Whalley, Mavros and Furniss explore questions of agency, control and interaction, as well as the embodied nature of musical performance in relation to the use of human-computer interaction through the work Clasp Together (beta) for small ensemble and live electronics. The underlying concept of the piece focuses on direct mapping of a human neural network (embodied by a performer within the ensemble) to an artificial neural network running on a computer. With our commentary, we contextualize the work within the field of Music Neuroscience. Specifically, we point at precedents in EEG-based musical practice as well as ongoing research in the field. We hope to more clearly situate Clasp Together (beta) in the broad area of Brain Computer Musical Interfaces and discuss the challenges and opportunities that these technologies offer for composers.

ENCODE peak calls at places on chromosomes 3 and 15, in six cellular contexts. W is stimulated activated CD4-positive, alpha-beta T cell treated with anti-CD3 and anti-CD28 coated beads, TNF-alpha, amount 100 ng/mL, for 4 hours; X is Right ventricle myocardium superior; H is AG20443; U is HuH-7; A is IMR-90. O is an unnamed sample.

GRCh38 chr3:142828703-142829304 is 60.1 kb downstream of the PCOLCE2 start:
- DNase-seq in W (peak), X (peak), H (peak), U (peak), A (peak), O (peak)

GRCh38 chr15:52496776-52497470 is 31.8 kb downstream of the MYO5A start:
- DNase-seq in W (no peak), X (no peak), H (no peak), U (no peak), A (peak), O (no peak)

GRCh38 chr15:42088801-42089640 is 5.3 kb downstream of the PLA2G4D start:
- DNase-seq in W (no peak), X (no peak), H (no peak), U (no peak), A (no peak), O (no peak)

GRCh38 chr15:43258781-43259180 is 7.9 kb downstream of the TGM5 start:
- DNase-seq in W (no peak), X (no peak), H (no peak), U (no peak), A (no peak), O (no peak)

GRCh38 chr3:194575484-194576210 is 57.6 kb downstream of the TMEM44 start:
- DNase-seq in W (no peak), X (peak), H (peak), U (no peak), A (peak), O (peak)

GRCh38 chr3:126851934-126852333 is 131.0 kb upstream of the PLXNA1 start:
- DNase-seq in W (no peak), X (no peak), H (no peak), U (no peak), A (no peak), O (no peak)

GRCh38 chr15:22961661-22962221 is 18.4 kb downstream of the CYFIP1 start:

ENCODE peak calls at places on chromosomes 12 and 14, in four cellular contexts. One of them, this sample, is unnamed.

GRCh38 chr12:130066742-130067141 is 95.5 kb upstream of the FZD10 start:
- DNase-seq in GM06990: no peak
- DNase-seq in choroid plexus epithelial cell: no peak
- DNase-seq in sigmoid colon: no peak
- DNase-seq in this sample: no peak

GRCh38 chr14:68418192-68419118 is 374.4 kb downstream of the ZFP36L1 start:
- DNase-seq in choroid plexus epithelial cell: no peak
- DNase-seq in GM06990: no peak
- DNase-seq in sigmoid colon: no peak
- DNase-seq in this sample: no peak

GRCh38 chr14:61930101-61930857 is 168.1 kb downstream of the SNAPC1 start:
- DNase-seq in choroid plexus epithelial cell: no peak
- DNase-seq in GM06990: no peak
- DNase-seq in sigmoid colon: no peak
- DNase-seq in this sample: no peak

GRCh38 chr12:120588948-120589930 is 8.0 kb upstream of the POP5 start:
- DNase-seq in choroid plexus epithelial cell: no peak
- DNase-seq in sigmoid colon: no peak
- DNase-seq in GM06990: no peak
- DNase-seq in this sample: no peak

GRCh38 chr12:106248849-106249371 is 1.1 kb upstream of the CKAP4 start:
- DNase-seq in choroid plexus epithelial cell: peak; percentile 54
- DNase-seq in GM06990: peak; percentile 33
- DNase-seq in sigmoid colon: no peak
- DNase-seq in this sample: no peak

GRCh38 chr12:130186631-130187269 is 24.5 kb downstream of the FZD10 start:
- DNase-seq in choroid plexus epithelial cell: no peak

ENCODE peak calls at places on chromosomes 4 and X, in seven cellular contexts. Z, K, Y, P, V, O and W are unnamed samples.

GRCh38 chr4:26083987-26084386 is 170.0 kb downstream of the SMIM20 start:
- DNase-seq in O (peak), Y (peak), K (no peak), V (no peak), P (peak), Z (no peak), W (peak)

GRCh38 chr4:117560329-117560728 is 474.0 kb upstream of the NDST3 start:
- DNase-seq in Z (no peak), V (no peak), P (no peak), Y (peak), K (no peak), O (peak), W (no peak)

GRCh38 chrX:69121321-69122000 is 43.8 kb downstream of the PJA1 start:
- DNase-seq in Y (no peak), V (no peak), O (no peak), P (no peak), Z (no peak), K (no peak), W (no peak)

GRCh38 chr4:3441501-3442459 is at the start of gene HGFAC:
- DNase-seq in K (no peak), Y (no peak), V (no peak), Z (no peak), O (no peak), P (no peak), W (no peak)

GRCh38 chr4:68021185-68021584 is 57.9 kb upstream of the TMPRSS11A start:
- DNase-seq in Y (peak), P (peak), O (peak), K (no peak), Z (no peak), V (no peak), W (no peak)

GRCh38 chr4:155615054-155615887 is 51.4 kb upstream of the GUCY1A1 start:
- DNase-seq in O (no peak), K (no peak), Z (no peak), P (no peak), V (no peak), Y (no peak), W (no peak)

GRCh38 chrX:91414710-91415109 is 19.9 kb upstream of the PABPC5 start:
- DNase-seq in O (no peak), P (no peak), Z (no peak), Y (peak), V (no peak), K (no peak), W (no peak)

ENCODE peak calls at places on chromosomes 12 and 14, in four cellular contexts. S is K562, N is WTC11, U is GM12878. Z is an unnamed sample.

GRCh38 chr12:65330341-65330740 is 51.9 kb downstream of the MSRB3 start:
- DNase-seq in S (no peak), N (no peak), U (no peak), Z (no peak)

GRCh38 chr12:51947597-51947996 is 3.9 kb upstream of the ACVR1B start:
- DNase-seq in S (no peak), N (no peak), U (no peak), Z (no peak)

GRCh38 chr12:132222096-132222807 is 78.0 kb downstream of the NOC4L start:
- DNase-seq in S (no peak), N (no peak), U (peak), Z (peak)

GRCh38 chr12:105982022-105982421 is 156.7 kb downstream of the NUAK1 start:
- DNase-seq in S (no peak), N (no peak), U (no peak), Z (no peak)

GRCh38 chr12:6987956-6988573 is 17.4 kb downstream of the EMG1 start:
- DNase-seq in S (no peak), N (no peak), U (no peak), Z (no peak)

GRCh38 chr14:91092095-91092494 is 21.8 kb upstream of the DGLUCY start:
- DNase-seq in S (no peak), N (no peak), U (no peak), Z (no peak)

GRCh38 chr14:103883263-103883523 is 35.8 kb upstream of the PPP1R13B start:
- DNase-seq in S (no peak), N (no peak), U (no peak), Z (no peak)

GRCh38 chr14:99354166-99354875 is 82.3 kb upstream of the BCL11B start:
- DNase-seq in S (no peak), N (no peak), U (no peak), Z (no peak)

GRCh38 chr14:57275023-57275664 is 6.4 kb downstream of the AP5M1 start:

- Live Electronics